Side Effects is a film that encapsulates the present-day world's increasing reliance on the pharmaceutical industry. It is a satirical indictment of the prescription drug culture that has permeated the past few decades and provides a warning to those who are allured by the promised benefits of such medicines. And it poses a serious question: Do psychotropic drugs do more harm than good?
The plot of Side Effects centers around a fictional drug called Ablixa. The movie's marketing campaign includes a website for the fictitious anti-depressant with a commercial wherein a reputable physician, played by Jude Law — star in this film — recommends Ablixa while a series of both sad and happy scenes are displayed for viewers to the tune of new-age music one typically finds in these sorts of ads. Just before the commercial ends, a calm voice recites a list of warnings and numerous possible side-effects of the medication, many of which are worse than the condition being treated. Sound familiar?
As the movie opens, we are introduced to a young New Yorker named Emily Taylor (Rooney Mara), who is plagued by depression when her husband, Martin, (Channing Tatum) returns home after a four-year stint in prison for insider trading.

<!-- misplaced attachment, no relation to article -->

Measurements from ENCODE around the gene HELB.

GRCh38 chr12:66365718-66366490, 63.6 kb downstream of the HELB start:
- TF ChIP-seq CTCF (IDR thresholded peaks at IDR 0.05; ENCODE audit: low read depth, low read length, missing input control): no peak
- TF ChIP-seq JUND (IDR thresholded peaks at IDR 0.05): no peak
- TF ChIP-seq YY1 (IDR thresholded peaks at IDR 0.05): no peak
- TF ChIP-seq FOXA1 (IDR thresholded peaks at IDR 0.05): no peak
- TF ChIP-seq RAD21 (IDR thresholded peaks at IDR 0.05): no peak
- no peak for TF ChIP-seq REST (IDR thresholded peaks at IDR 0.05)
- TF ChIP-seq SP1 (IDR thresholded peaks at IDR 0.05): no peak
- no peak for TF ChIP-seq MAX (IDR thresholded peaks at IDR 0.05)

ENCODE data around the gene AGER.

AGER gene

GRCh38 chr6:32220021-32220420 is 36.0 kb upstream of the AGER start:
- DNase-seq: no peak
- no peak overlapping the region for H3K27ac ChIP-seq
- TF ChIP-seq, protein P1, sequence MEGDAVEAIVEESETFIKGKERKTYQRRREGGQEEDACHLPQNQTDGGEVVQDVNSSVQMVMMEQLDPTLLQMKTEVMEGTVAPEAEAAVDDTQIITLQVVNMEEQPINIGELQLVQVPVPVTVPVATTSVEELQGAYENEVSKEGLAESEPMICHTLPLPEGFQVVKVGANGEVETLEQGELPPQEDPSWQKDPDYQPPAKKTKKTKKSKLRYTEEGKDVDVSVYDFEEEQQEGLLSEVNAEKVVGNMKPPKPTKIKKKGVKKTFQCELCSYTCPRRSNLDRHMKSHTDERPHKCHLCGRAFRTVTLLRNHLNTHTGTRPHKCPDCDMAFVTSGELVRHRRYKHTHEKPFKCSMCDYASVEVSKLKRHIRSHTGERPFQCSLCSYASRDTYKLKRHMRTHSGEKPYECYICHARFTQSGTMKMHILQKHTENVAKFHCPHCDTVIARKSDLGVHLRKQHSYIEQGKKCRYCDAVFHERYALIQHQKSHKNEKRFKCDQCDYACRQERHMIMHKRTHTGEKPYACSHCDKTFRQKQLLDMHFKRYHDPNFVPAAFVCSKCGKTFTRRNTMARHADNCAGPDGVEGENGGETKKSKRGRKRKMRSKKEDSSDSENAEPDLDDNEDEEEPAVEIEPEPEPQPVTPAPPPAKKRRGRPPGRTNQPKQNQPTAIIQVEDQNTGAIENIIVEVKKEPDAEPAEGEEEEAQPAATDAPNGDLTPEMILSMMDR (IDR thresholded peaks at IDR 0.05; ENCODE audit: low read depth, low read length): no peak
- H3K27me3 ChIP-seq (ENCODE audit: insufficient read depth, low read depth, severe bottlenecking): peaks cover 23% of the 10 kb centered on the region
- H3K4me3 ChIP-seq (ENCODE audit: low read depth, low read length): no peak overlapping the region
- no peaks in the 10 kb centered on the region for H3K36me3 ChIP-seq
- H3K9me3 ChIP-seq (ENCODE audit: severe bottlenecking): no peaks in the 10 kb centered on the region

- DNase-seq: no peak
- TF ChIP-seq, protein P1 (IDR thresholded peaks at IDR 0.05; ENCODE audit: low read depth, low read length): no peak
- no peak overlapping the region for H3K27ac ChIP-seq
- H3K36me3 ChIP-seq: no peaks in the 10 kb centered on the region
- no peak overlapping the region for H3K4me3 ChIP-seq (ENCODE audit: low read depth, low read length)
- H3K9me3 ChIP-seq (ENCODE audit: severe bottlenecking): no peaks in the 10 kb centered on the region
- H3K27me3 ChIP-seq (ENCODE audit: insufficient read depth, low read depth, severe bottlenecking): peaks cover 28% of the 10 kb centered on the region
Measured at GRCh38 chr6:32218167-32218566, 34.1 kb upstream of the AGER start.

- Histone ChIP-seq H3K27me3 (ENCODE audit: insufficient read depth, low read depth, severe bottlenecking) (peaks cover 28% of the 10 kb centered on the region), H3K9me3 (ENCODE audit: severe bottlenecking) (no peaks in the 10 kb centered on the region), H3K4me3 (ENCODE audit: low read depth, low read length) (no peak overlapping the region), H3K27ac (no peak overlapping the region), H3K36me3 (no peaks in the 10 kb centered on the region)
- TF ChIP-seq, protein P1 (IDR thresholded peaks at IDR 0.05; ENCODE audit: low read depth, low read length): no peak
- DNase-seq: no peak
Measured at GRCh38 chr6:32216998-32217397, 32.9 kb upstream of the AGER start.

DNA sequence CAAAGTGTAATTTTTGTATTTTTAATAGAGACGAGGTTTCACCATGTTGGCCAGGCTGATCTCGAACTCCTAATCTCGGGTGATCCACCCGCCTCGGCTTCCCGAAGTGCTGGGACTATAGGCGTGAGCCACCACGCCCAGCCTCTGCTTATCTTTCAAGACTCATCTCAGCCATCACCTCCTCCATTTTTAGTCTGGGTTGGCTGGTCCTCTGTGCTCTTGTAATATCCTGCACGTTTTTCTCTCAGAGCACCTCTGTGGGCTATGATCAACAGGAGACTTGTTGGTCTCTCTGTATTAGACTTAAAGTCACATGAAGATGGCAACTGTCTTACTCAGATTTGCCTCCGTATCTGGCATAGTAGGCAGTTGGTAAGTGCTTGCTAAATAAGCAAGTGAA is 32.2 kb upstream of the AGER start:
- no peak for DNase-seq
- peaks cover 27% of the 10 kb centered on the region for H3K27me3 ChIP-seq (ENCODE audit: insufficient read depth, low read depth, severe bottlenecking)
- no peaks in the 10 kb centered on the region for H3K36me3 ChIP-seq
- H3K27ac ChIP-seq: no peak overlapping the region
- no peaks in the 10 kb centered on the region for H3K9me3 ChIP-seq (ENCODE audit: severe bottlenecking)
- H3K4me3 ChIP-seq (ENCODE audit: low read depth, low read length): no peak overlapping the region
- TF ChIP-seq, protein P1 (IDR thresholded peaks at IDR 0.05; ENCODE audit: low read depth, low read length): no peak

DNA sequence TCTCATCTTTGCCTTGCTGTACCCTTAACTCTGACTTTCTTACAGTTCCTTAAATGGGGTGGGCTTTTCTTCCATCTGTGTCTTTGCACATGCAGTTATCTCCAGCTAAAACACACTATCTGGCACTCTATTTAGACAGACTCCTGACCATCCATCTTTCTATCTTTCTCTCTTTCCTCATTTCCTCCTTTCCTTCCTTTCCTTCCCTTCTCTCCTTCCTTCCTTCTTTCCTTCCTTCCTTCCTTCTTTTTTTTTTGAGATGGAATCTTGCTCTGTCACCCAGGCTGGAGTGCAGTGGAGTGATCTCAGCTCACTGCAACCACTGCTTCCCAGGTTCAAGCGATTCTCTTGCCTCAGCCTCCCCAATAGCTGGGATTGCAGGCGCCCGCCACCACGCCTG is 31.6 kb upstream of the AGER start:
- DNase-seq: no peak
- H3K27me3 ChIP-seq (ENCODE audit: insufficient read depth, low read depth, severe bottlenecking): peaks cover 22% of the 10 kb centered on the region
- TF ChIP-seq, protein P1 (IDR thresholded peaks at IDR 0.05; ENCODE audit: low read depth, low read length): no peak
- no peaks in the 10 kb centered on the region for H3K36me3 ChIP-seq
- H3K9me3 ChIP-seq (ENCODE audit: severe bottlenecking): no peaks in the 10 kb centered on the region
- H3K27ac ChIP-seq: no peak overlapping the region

Martin is naturally concerned by his wife’s condition and brings her to an emergency room where he meets Dr. Jonathan Banks (Jude Law), a psychiatrist who takes Emily on as a private patient and treats her with a gamut of psychotropic drugs like Prozac.
None of the medications seems to be doing the trick however, prompting Emily’s former therapist Dr. Victoria Siebert (Catherine Zeta-Jones) to recommend that Dr. Banks prescribe the marvelous new anti-depressant Ablixa for Emily.
And on Ablixa, Emily seems to miraculously begin to snap out of her depression. She is smiling again and able to enjoy the things that had previously wracked her with a sense of discomfort and hopelessness. She is becoming the wife she wanted to be for her husband and learning to love her life again.
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